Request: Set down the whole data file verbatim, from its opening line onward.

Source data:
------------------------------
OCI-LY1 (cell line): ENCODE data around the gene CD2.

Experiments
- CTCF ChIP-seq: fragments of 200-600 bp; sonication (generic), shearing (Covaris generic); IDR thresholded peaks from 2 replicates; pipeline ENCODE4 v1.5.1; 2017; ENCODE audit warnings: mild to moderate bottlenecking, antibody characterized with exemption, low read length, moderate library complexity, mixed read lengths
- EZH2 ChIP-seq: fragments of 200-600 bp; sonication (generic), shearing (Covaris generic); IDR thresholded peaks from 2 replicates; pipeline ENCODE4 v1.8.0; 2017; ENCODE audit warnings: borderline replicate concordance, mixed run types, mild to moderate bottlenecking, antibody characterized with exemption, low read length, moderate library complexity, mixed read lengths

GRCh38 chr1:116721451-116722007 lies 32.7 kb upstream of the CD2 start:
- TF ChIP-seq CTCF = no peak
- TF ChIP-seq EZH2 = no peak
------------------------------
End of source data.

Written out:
OCI-LY1 (cell line): ENCODE data around the gene CD2.

Experiments
- CTCF ChIP-seq: fragments of 200-600 bp; sonication (generic), shearing (Covaris generic); IDR thresholded peaks from 2 replicates; pipeline ENCODE4 v1.5.1; 2017; ENCODE audit warnings: mild to moderate bottlenecking, antibody characterized with exemption, low read length, moderate library complexity, mixed read lengths
- EZH2 ChIP-seq: fragments of 200-600 bp; sonication (generic), shearing (Covaris generic); IDR thresholded peaks from 2 replicates; pipeline ENCODE4 v1.8.0; 2017; ENCODE audit warnings: borderline replicate concordance, mixed run types, mild to moderate bottlenecking, antibody characterized with exemption, low read length, moderate library complexity, mixed read lengths

GRCh38 chr1:116721451-116722007 lies 32.7 kb upstream of the CD2 start:
- TF ChIP-seq CTCF = no peak
- TF ChIP-seq EZH2 = no peak